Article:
Tuesday, September 21, 2010

Banned books seem to be the topic of the month--just in time for Banned Book Week. (Banned Book Week is September 25th to October 2nd, but I'm sure you already knew that.)

Books are challenged and banned in schools all the time. Usually it doesn't get much publicity, because the banning happens in a place where censorship is, at least to some extent, accepted, but every so often an author chooses to make it known that she does not accept or appreciate that her voice has been silenced in that community.

Ellen Hopkins is one such author. This summer she was invited to speak at a Young Adult book festival outside of Houston, Texas. A librarian and some parents did not feel that Ellen's books were appropriate for teens and made enough of a stir that Ellen was uninvited from the festival. Of the other seven authors invited, six withdrew and the festival was canceled. Hundreds of voices were raised in protest of censorship, and I started to pay attention to the controversy.

Next, Sherman Alexie's book The Mostly True Diary of a Part-Time Indian was challenged in a Washington school. Last week it was removed from the shelves. Then came the #SpeakLoudly movement, which is still going strong. For anyone who hasn't encountered it yet, this is a campaign--mostly online--to protest Wesley Scroggins' assertion that books such as Slaughterhouse 5, Twenty Boy Summer, and Speak by Laurie Halse Anderson are detrimental to young adults' moral and intellectual education.

As I follow the various controversies, I feel the need to share my personal experiences with banned books. Some of them have changed my life, and I think it's a terrible shame that others like me might not have the chance to have their lives changed by these and similar books.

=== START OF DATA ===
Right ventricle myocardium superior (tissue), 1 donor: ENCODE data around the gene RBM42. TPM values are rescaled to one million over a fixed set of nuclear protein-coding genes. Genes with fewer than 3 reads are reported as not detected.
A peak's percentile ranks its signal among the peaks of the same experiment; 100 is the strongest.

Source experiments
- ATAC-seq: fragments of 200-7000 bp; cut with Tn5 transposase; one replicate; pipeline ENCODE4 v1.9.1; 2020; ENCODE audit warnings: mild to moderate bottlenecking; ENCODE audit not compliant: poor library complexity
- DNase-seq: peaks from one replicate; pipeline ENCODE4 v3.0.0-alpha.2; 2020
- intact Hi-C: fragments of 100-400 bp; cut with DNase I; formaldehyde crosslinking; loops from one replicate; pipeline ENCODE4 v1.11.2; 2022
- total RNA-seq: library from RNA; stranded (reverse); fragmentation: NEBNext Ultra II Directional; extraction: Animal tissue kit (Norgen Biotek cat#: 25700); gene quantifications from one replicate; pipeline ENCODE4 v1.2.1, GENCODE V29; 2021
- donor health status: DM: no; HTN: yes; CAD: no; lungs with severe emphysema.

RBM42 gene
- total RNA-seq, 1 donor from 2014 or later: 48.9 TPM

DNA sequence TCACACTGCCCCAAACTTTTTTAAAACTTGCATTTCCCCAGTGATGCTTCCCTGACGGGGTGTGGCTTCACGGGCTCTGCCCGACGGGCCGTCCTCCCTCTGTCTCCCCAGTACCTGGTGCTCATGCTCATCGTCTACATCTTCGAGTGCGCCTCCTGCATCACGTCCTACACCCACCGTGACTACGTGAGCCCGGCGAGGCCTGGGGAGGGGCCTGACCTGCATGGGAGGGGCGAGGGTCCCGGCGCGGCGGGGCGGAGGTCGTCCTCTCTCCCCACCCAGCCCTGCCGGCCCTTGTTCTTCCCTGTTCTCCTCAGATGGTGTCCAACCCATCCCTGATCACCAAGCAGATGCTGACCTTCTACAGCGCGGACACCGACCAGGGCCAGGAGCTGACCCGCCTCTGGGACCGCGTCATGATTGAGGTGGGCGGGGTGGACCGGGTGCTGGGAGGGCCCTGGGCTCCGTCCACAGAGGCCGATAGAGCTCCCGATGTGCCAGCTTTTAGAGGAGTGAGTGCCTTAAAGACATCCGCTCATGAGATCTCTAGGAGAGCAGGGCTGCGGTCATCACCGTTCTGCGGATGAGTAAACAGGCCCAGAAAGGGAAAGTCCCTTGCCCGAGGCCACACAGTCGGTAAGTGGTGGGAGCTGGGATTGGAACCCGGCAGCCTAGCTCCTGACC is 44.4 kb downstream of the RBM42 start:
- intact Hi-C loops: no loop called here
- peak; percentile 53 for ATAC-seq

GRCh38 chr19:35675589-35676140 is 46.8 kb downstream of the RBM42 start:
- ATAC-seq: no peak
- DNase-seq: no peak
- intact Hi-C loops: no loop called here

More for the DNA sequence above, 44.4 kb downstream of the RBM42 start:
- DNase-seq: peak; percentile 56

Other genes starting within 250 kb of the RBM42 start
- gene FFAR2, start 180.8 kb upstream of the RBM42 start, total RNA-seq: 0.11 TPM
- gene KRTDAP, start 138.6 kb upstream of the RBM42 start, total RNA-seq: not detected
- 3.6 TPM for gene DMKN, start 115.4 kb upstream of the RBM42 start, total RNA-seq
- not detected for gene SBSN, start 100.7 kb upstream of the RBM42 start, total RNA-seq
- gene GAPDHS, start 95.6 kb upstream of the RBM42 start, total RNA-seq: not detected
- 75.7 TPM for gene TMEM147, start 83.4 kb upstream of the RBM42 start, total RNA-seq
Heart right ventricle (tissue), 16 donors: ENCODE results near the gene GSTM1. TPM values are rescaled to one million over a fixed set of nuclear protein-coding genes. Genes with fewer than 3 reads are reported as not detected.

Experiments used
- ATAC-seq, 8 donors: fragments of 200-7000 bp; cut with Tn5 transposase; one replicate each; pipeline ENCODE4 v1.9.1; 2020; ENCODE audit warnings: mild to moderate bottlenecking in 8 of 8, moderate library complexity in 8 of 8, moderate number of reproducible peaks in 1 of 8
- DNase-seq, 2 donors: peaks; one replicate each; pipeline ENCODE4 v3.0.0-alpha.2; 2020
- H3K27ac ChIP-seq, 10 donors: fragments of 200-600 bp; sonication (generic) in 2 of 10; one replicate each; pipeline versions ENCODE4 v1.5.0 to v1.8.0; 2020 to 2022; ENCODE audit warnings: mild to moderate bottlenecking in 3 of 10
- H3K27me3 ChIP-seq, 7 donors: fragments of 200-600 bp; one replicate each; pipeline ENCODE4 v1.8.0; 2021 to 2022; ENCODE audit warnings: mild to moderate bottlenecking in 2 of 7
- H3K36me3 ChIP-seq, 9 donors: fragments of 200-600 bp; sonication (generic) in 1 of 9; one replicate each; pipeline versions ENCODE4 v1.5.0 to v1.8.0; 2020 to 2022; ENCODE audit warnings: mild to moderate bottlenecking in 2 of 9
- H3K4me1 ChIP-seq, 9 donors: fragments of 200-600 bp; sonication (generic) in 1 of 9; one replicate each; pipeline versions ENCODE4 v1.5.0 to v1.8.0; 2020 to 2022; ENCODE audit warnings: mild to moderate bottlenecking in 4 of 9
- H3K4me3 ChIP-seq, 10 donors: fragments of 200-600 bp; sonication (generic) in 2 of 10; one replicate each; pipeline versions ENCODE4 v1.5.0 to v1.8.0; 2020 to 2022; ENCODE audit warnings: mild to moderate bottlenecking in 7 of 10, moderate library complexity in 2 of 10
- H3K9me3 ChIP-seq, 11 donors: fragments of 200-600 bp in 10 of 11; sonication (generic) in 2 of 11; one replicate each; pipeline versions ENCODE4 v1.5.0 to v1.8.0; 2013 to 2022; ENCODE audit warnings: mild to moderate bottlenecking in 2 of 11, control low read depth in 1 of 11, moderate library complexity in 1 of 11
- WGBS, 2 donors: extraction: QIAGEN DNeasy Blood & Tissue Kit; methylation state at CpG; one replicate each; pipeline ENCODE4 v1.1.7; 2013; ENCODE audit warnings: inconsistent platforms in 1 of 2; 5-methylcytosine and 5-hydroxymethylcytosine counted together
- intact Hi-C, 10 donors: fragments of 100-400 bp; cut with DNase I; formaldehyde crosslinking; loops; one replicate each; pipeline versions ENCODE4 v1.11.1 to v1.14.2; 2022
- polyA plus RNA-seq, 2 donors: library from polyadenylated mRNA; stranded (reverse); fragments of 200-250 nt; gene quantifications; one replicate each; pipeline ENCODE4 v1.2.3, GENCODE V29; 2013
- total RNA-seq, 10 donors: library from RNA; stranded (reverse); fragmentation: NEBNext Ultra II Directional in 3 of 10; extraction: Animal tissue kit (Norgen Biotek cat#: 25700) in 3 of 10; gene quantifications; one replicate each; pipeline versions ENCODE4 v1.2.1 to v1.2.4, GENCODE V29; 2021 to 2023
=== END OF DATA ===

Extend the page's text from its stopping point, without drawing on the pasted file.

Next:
When I was in Junior High, I encountered a book called Smack by Melvin Burgess. Like Crank by Ellen Hopkins, Smack tells the story of a slow descent into drug addiction. At the time I was reading it, my friends in sixth and seventh grade were experimenting with cocaine, ecstasy, and prescription drugs. Smack scared me so much that, to this day, I haven't touched an illegal drug. Are there descriptions of teenagers shooting up and having the time of their lives? Yes. Is there teen sex, drinking, and pregnancy? Yes, yes, and yes. Did the book make me more likely to engage in any of those? Absolutely not. In fact, the opposite happened--the book scared me straight at a time in my life when my family was falling apart and it would have been easy to fall into bad habits and addiction without immediate repercussions.

As for Speak, I am appalled that anyone could call this book "pornographic" or "filthy" or "demeaning." Speak is about a girl, Melinda, who survives a sexual assault but feels too ashamed to tell anyone about it. Instead she becomes withdrawn and silent, cutting school and alienating the few people at her school who will still talk to her. Melinda's sense of shame comes from people like Wesley Scroggins who consider rape to be pornographic and filthy. Speak tells us that it's not.

If I had read this book before I myself was raped, maybe I wouldn't have spent a year hiding from the world--but I did. I didn't speak.

If I could say one thing to Wesley Scroggins and other book banners, it would be this: Please don't take away our voices. When you limit a person's learning to things that you believe in, you don't prepare her for things that exist outside of your bubble.

As a teacher, I understand that it doesn't make sense to have a book like Smack in a third grade classroom library--because it isn't DEVELOPMENTALLY APPROPRIATE. But when Smack is removed from a middle school, that is censorship. And it's wrong.


Natalie (Mindful Musings) said...

Thanks for having the courage to speak out about your own experiences. You're so brave for doing that!

Sandy said...

Great post :) thanks for sharing and speaking out against censorship.